I grew up surrounded by a magical garden on what was once an avocado orchard in eastern San Diego. My dad collected and traded plants from around the world, everything from Monkey Hand and bamboo trees to kumquats, loquats, and different varieties of cacti. There was something for everyone: bottle brush for the humming birds, honeysuckle for the children to suck on, and avocados for the dogs to eat. Our dogs were plump, but they also had the most beautiful, shiny fur coats in town. Personally, I loved the scent of the camellias outside my bedroom window, and the gardenias that grew on the other side of the house. The back yard was full of fruit trees: apples, pears, plums, pomegranates, lemons, limes, tangerines, tangelos, and every kind of orange you can imagine. But the best part of the yard was probably the trees. Avocado trees are great for climbing, and my father draped a large fisherman’s net over one of them for my sister, me, the neighborhood children, and our raccoon Pandora to climb. My dad built a fort in another avocado tree, and from it, my sister and I fired mud bombs, loquats, and kumquats at the Banack boys next door.
We spent so many hours in that yard playing this or that, coming up with elaborate games, scenes, and role plays. At one point my sister and I decided that we wanted a pool, so we dug a huge hole out of dirt, filled it with water, and went swimming. Fortunately I don’t remember my mother’s reaction when we came to the door, soaked in mud.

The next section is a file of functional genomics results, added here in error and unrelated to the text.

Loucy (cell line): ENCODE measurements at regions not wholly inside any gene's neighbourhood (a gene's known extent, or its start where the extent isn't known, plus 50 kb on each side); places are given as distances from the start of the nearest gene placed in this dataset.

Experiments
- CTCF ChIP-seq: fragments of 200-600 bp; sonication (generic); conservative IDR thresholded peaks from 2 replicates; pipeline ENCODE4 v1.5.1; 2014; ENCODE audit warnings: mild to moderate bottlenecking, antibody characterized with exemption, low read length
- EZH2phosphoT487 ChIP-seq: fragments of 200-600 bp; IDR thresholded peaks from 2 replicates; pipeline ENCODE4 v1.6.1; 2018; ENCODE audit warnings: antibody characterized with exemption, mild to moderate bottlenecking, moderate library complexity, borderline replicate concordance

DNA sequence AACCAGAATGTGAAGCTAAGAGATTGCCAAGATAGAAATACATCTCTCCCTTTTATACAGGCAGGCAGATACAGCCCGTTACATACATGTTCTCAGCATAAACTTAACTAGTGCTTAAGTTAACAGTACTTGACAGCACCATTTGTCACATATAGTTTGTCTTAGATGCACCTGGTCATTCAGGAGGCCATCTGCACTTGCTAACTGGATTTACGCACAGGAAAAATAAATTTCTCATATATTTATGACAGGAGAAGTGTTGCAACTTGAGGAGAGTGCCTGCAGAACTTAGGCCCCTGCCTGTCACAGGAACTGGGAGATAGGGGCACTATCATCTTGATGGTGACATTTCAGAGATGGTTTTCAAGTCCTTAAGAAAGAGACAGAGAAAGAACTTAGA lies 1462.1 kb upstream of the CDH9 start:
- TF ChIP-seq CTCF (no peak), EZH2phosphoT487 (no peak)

In the Hebrew and Christian scriptures there are multiple gardens. There is the original garden, the Garden of Eden, in which the first man and woman lived, loved, and played. It was the place Adam and Eve learned more about God, themselves, and the limits of their knowledge. There are also the gardens we journeyed through this past week, the garden of Gethsemane in which Jesus prayed and was betrayed, and the garden in which he was buried. While my childhood garden was a happy place, gardens can also be places of pain. In a garden Jesus not only prayed about the dangers and death that awaited him, he was also betrayed by a former student and friend. Around the world, many children can’t even imagine what a robust garden looks like. Some of them play and look for their daily bread in garbage dumps. In inner city America too many children are surrounded by concrete, not flowers, grass, or trees. Syrian children don’t play outside, for fear of being killed. In scripture, the garden that was intended for joy and abundant living became a garden of conflict, power struggles, and death.
In today’s Gospel from John, Mary of Magdala sets out to visit Jesus’ tomb while it is still dark, on the first day of the week. Her teacher and friend has just been killed in the most brutal way possible. The one who cherished her and helped her see her worth is dead. She is in the depths of mourning, as reflected by the darkness in which she walks. Mary’s only hope is to mourn by Jesus’ tomb, to be near anything that reminds her of him. She returns to the garden in which he is buried, a garden in a place of death and sadness. She does not expect that her bleak future can or will change. And yet, it is the first day of the week and the light begins to emerge, evoking the first day of creation.